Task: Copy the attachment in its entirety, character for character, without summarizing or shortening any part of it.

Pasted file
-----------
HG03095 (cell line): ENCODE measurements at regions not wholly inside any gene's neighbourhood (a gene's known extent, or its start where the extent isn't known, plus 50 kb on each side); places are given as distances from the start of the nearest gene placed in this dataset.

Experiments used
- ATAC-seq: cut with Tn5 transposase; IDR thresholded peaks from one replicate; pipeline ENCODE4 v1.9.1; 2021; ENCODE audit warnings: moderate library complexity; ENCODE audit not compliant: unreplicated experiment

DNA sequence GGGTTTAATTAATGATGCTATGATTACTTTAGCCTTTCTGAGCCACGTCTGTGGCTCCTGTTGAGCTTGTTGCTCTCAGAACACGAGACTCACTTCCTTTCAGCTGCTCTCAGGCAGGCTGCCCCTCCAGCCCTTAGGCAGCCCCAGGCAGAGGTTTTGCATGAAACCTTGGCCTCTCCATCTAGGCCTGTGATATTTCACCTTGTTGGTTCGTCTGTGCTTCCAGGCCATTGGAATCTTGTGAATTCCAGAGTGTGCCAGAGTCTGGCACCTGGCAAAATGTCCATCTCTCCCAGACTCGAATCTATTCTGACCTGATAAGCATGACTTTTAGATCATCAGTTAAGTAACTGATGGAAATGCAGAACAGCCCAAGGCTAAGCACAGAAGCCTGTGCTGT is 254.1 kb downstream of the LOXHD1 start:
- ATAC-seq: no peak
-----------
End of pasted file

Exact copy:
HG03095 (cell line): ENCODE measurements at regions not wholly inside any gene's neighbourhood (a gene's known extent, or its start where the extent isn't known, plus 50 kb on each side); places are given as distances from the start of the nearest gene placed in this dataset.

Experiments used
- ATAC-seq: cut with Tn5 transposase; IDR thresholded peaks from one replicate; pipeline ENCODE4 v1.9.1; 2021; ENCODE audit warnings: moderate library complexity; ENCODE audit not compliant: unreplicated experiment

DNA sequence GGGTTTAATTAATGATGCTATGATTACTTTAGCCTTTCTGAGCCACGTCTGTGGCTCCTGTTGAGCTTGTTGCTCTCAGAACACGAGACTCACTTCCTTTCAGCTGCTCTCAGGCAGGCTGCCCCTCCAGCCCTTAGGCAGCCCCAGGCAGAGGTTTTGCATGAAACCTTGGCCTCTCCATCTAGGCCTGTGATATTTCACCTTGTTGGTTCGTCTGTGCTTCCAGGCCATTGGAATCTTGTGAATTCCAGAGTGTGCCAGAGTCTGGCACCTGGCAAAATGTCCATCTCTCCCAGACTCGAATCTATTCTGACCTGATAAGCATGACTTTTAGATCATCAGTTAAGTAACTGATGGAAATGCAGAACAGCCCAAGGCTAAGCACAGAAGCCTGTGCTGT is 254.1 kb downstream of the LOXHD1 start:
- ATAC-seq: no peak